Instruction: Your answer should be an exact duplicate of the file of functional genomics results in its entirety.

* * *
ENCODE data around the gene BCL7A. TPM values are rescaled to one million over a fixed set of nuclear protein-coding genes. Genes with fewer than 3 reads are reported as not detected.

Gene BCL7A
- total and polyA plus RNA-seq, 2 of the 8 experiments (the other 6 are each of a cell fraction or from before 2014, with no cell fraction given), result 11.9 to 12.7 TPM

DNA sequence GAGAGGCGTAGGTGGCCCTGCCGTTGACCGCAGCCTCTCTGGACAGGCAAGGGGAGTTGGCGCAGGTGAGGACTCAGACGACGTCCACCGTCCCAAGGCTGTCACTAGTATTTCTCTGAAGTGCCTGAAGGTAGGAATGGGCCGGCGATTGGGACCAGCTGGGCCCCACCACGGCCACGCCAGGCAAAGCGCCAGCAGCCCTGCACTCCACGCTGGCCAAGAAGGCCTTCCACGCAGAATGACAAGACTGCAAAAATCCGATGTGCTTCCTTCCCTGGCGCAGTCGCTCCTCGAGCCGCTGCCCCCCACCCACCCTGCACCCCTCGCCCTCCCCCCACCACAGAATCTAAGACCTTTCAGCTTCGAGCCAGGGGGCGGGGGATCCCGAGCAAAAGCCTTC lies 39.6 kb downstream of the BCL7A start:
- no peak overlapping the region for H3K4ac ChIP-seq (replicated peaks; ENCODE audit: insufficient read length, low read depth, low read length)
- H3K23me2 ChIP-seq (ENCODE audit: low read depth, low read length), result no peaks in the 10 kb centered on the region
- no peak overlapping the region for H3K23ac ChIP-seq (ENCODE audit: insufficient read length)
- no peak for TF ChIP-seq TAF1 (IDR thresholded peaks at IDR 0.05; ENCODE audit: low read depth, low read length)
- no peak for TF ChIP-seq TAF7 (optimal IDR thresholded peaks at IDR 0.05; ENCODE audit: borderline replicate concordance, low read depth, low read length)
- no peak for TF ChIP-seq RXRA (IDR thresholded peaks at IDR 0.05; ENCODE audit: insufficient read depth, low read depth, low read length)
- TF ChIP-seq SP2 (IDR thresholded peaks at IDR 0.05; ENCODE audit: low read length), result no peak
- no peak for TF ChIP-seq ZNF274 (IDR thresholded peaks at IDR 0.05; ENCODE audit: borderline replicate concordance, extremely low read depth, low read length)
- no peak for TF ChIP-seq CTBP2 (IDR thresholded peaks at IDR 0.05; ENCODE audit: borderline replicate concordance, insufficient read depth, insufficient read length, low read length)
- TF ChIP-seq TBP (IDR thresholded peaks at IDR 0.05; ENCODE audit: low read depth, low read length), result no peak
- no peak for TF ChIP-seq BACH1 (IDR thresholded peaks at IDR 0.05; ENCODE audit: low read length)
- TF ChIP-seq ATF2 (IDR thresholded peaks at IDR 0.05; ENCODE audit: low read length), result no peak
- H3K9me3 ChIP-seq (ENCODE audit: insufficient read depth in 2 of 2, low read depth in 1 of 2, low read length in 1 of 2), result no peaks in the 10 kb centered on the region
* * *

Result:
ENCODE data around the gene BCL7A. TPM values are rescaled to one million over a fixed set of nuclear protein-coding genes. Genes with fewer than 3 reads are reported as not detected.

Gene BCL7A
- total and polyA plus RNA-seq, 2 of the 8 experiments (the other 6 are each of a cell fraction or from before 2014, with no cell fraction given), result 11.9 to 12.7 TPM

DNA sequence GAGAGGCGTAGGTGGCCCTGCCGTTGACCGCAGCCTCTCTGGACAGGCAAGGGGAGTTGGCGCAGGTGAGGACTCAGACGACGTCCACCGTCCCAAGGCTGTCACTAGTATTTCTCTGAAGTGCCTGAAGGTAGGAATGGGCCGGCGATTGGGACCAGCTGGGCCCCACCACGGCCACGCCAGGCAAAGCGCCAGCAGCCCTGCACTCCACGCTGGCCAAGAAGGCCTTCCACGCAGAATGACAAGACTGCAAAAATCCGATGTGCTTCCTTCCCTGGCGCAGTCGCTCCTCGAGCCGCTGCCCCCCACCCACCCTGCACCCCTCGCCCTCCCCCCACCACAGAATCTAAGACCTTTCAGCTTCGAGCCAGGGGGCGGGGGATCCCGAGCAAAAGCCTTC lies 39.6 kb downstream of the BCL7A start:
- no peak overlapping the region for H3K4ac ChIP-seq (replicated peaks; ENCODE audit: insufficient read length, low read depth, low read length)
- H3K23me2 ChIP-seq (ENCODE audit: low read depth, low read length), result no peaks in the 10 kb centered on the region
- no peak overlapping the region for H3K23ac ChIP-seq (ENCODE audit: insufficient read length)
- no peak for TF ChIP-seq TAF1 (IDR thresholded peaks at IDR 0.05; ENCODE audit: low read depth, low read length)
- no peak for TF ChIP-seq TAF7 (optimal IDR thresholded peaks at IDR 0.05; ENCODE audit: borderline replicate concordance, low read depth, low read length)
- no peak for TF ChIP-seq RXRA (IDR thresholded peaks at IDR 0.05; ENCODE audit: insufficient read depth, low read depth, low read length)
- TF ChIP-seq SP2 (IDR thresholded peaks at IDR 0.05; ENCODE audit: low read length), result no peak
- no peak for TF ChIP-seq ZNF274 (IDR thresholded peaks at IDR 0.05; ENCODE audit: borderline replicate concordance, extremely low read depth, low read length)
- no peak for TF ChIP-seq CTBP2 (IDR thresholded peaks at IDR 0.05; ENCODE audit: borderline replicate concordance, insufficient read depth, insufficient read length, low read length)
- TF ChIP-seq TBP (IDR thresholded peaks at IDR 0.05; ENCODE audit: low read depth, low read length), result no peak
- no peak for TF ChIP-seq BACH1 (IDR thresholded peaks at IDR 0.05; ENCODE audit: low read length)
- TF ChIP-seq ATF2 (IDR thresholded peaks at IDR 0.05; ENCODE audit: low read length), result no peak
- H3K9me3 ChIP-seq (ENCODE audit: insufficient read depth in 2 of 2, low read depth in 1 of 2, low read length in 1 of 2), result no peaks in the 10 kb centered on the region